At one time or another, each of the three main political parties has supported the contents of the contested Bill, unfortunately not all at the same time. The support for the change in the process of obtaining a GRC is driven by an understanding of the importance to trans people of having their acquired gender endorsed by legal recognition, and the suffering and humiliation attached to the current process.
Making it easier to get a GRC has raised fears that the change might reduce protections for women and girls by making it easier for predators into safe spaces. Both May’s Conservative government, in consulting on this change, and the Scottish Parliament, in passing this reform, addressed in detail the issue of whether the Equality Act contained adequate safeguards to protect against that risk.
Those safeguards have never depended on whether the trans person has a GRC. They depend, according to the Equality Act, on whether the exclusion of the trans person, in an individual case, was a “proportionate means of achieving a legitimate aim”, namely ensuring that a safe space was secure for women and girls.
Both the Scottish Parliament and May’s government concluded the Equality Act would and should remain unchanged by the GRC change. As the Conservative government’s proposals made clear in 2018, “trans people with a GRC can still be excluded from single-sex services, or provided with a different service if it is proportionate to do so on the facts of the individual case”.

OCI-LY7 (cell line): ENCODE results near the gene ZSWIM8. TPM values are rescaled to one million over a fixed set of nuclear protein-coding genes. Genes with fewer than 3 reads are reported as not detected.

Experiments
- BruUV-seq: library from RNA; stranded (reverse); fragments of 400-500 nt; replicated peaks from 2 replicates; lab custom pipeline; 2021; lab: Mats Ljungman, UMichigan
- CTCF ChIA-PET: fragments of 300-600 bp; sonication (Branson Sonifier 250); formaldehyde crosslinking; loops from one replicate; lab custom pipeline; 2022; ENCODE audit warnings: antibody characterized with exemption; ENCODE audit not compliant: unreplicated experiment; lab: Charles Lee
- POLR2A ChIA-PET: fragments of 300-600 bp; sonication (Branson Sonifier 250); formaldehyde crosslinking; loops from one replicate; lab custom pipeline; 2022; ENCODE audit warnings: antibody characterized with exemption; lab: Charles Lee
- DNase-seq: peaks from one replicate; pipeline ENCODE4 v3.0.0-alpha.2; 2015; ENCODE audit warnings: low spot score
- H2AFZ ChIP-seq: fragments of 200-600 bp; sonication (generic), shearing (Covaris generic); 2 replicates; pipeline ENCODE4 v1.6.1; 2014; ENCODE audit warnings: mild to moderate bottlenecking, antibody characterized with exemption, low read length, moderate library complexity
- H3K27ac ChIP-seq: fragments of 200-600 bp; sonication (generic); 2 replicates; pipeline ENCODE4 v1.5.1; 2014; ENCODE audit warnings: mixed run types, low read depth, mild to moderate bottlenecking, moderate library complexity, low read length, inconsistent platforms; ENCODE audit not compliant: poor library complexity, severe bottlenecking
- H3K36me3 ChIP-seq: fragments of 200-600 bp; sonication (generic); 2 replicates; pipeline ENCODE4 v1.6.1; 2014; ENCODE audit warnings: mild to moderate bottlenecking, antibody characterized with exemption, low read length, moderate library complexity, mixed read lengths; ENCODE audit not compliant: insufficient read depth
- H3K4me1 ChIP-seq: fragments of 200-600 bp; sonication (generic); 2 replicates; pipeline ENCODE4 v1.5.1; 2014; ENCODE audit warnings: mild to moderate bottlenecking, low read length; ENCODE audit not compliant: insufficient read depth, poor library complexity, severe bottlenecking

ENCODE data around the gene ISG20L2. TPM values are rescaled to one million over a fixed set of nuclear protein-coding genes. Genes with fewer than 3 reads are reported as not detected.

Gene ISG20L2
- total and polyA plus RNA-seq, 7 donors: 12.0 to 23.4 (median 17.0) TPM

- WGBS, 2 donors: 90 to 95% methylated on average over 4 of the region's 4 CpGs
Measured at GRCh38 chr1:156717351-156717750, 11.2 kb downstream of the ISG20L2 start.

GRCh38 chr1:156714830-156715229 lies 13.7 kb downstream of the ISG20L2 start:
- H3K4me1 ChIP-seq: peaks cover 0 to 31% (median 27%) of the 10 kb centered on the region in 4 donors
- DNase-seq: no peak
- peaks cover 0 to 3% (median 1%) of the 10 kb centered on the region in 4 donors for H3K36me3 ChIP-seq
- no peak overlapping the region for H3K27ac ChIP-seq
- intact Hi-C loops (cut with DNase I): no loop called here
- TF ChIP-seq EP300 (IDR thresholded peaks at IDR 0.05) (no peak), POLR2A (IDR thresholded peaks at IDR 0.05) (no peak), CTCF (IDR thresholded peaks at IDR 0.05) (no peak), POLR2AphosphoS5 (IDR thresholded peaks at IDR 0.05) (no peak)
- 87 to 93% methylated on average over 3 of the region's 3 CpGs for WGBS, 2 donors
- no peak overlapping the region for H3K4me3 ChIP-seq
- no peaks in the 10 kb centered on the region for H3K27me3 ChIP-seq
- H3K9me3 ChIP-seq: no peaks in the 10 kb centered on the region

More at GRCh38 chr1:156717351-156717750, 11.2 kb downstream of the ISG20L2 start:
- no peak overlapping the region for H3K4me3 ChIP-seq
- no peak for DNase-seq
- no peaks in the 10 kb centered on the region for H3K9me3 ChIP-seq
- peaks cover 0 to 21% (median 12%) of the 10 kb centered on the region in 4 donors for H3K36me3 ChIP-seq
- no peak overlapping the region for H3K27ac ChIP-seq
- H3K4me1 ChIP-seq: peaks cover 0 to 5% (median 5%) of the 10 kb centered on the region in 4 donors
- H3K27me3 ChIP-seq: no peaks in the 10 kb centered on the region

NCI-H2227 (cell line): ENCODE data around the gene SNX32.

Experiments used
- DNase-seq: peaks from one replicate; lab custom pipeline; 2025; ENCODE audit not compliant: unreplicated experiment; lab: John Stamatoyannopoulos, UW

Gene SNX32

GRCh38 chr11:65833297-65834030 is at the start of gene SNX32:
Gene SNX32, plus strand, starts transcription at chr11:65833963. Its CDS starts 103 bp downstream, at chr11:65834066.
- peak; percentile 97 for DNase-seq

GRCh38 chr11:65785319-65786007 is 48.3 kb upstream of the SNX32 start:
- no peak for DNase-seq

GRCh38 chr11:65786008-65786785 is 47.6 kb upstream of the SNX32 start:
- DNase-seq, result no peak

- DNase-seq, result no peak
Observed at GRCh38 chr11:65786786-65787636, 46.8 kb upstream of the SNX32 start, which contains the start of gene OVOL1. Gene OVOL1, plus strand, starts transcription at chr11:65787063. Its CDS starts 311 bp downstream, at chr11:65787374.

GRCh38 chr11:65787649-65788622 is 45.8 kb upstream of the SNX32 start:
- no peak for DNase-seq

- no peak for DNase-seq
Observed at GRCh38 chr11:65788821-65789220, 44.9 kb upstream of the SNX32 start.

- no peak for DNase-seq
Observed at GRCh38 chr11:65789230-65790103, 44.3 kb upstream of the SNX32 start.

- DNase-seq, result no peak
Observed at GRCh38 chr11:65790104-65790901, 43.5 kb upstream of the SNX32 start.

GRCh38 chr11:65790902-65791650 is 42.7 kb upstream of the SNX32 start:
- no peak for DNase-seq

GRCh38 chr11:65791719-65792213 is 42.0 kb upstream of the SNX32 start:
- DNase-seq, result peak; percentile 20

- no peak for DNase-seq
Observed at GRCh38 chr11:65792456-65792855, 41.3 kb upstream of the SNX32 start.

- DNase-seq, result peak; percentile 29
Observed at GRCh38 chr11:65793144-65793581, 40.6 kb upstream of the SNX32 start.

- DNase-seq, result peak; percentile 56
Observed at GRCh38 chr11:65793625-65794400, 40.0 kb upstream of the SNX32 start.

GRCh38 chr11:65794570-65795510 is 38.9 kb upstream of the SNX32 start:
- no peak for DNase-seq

Yet it is the threat to women and girls which has led the government to block the Scottish Bill. Kemi Badenoch, UK equalities minister, said as much to The Times on Saturday. And the UK Government’s written reasons for blocking the Scottish Bill highlighted this fear: “Given the significantly increased possibility of someone with malicious intent being able to obtain a GRC and, as this risk will be widely known, there is a related risk of people no longer feeling safe in any sex-segregated setting and self-excluding from such settings even though they could significantly benefit from them [emphasis added].”